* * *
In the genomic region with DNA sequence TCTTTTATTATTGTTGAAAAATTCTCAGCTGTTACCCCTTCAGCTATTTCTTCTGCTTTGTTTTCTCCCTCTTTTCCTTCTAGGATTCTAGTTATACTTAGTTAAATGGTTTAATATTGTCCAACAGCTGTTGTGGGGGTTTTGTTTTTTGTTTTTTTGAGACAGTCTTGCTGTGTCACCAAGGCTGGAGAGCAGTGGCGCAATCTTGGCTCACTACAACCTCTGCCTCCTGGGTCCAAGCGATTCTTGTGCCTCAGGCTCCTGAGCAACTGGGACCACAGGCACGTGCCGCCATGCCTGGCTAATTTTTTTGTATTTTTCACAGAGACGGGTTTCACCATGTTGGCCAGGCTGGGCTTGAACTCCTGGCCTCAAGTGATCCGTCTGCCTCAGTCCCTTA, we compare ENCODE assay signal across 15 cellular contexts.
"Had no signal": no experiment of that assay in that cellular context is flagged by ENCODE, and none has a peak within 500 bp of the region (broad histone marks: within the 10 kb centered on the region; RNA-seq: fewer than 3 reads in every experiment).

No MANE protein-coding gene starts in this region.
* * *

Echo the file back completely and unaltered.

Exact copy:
In the genomic region with DNA sequence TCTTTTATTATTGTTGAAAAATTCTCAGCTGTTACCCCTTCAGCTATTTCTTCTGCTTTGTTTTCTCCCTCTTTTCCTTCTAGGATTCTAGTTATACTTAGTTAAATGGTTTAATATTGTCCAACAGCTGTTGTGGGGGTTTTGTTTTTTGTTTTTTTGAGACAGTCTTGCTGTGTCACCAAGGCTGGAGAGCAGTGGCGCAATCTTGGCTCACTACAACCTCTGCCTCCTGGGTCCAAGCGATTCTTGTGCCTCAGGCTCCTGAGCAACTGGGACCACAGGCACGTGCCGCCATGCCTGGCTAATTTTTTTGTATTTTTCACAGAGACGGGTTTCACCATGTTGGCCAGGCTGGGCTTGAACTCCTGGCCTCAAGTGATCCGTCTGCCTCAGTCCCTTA, we compare ENCODE assay signal across 15 cellular contexts.
"Had no signal": no experiment of that assay in that cellular context is flagged by ENCODE, and none has a peak within 500 bp of the region (broad histone marks: within the 10 kb centered on the region; RNA-seq: fewer than 3 reads in every experiment).

No MANE protein-coding gene starts in this region.